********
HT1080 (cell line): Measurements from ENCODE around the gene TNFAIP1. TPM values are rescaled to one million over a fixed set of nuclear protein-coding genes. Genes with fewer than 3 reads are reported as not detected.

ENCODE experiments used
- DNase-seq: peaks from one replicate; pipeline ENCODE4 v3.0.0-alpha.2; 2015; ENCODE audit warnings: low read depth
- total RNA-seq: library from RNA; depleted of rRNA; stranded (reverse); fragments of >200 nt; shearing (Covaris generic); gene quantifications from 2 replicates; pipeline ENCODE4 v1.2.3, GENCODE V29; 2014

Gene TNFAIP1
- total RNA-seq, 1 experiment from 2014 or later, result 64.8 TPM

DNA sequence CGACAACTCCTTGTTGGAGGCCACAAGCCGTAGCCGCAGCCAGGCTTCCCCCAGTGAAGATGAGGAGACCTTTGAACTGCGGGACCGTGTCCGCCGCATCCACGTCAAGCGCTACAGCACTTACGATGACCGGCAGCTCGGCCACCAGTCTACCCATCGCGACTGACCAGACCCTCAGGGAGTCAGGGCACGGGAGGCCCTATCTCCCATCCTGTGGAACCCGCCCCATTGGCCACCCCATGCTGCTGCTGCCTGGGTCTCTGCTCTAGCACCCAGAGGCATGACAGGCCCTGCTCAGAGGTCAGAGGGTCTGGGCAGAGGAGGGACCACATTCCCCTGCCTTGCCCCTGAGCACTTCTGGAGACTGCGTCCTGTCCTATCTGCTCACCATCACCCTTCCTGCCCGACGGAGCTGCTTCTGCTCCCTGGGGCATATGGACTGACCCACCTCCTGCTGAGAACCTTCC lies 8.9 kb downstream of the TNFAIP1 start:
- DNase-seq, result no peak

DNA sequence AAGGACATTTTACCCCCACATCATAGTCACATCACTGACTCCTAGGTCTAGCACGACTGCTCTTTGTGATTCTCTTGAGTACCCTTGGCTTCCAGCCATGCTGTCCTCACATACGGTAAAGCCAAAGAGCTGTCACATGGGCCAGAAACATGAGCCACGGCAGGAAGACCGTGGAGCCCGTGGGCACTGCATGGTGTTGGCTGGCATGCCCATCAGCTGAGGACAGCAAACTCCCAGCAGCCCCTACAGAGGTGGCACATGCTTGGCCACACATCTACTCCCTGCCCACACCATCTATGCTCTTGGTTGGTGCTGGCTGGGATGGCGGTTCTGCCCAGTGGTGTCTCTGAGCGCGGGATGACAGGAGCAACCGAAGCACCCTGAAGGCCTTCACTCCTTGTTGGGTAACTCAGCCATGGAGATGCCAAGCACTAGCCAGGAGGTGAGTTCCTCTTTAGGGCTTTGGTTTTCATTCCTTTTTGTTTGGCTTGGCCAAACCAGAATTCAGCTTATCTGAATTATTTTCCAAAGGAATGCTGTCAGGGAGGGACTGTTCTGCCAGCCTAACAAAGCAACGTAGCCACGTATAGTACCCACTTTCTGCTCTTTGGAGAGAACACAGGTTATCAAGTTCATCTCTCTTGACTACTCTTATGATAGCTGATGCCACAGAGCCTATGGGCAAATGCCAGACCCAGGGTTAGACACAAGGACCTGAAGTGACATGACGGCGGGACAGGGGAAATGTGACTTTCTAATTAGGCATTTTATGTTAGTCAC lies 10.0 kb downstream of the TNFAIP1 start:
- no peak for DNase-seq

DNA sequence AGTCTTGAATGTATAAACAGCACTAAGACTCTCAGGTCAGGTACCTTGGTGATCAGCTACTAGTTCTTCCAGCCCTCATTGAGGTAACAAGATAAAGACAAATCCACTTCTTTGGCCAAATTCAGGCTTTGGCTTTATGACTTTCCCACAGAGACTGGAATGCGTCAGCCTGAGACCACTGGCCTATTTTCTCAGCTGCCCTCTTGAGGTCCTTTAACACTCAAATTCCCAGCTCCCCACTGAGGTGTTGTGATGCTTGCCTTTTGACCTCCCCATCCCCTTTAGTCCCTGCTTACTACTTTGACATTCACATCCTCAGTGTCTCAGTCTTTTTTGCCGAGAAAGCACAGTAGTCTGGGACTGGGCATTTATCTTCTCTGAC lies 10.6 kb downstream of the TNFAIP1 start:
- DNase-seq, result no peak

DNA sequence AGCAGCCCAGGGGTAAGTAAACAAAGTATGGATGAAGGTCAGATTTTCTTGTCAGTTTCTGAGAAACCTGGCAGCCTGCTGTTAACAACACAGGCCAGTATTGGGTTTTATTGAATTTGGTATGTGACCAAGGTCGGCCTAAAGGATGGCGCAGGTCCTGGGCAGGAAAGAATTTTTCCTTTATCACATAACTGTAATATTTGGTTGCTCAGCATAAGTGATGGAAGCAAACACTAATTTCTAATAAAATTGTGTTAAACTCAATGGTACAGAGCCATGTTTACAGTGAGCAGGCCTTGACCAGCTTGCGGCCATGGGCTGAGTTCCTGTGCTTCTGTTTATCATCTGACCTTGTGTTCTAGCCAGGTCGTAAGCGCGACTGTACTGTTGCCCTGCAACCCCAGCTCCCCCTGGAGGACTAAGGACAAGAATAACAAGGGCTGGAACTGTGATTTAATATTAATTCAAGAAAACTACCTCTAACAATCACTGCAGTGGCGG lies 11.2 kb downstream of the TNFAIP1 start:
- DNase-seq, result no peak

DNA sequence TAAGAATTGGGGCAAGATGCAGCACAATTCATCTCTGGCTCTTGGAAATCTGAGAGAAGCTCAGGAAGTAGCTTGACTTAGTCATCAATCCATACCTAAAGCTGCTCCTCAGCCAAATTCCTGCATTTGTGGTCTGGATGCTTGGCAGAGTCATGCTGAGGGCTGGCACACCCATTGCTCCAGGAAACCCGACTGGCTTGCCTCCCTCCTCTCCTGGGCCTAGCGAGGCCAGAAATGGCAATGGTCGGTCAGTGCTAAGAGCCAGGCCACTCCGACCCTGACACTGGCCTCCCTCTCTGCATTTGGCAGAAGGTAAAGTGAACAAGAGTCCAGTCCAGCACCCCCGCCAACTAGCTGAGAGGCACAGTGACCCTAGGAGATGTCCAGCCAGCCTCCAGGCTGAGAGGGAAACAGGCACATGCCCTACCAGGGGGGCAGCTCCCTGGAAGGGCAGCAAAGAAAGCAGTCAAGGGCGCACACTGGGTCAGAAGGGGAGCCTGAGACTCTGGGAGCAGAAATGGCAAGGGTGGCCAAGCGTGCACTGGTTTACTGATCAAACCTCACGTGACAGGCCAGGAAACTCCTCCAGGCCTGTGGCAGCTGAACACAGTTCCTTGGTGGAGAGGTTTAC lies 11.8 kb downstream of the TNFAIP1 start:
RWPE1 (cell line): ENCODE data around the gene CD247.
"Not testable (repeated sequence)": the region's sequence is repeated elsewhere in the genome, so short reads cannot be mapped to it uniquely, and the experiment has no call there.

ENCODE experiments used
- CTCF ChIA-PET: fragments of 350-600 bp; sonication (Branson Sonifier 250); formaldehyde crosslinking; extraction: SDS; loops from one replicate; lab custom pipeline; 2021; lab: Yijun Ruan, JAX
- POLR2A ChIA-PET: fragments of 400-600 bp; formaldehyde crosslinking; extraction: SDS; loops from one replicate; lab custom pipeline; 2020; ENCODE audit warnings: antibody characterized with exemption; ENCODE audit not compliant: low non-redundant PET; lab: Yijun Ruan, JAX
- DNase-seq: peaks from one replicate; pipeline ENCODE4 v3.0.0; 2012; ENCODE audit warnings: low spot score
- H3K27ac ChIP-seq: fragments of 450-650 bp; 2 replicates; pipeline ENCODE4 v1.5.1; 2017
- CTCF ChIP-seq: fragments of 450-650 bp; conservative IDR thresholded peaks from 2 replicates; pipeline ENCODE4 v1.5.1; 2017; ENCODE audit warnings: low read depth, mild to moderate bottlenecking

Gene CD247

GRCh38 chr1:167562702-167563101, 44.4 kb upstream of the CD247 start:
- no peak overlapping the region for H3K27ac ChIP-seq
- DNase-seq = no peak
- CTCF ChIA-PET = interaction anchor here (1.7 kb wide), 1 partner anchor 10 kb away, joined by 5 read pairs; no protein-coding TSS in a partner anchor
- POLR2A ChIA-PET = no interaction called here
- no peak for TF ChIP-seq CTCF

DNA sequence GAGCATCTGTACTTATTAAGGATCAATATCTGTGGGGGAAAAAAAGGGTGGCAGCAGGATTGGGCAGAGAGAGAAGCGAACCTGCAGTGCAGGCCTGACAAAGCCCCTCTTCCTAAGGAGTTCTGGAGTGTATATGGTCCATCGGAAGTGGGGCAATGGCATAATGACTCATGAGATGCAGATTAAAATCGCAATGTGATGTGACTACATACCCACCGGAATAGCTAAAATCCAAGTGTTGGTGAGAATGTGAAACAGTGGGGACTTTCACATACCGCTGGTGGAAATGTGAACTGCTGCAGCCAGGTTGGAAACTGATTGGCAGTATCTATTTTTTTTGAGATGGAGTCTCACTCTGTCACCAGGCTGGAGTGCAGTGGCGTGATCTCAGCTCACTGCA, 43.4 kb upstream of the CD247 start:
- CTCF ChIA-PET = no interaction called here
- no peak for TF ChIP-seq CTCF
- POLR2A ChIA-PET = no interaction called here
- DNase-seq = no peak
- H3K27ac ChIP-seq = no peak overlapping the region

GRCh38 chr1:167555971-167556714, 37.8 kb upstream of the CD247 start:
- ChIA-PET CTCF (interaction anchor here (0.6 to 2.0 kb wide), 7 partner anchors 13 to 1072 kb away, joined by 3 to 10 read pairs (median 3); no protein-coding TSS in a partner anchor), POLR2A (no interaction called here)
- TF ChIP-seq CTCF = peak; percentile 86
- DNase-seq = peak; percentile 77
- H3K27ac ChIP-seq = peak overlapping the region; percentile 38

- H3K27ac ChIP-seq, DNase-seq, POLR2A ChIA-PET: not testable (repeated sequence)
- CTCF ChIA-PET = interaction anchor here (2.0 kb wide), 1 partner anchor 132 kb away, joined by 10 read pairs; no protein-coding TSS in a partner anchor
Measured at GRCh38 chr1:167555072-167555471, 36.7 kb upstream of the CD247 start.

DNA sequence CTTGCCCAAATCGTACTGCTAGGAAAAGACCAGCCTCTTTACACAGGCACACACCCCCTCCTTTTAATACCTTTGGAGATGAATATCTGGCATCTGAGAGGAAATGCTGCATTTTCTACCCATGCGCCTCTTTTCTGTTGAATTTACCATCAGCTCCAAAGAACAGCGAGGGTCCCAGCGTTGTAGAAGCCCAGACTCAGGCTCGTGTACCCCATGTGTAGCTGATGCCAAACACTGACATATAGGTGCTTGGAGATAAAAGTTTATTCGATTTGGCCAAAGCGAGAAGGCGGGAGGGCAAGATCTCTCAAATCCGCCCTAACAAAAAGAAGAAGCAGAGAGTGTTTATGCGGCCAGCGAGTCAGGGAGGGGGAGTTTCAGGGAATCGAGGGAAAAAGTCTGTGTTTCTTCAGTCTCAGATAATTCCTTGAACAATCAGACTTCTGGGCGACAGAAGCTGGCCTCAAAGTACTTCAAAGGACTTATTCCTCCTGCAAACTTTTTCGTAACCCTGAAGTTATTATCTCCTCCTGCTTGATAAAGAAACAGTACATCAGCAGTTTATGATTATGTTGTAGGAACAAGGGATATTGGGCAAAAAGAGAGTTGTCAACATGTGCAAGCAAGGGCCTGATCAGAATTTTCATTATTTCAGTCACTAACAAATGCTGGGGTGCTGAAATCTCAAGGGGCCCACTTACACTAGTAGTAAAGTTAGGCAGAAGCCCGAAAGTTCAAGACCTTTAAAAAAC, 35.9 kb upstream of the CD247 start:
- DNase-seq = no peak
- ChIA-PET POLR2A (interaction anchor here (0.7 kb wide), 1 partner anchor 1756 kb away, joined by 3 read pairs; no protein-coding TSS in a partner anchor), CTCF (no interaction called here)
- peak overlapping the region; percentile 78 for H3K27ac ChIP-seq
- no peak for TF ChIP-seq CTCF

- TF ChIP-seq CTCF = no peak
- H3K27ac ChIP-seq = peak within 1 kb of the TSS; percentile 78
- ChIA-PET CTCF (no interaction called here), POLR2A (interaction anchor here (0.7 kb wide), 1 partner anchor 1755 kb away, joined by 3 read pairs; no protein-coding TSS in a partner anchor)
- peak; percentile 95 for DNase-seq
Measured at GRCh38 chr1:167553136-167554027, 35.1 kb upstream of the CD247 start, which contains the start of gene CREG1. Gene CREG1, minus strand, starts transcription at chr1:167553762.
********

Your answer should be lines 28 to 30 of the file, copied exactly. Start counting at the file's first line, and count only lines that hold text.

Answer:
- CTCF ChIA-PET = interaction anchor here (1.7 kb wide), 1 partner anchor 10 kb away, joined by 5 read pairs; no protein-coding TSS in a partner anchor
- POLR2A ChIA-PET = no interaction called here
- no peak for TF ChIP-seq CTCF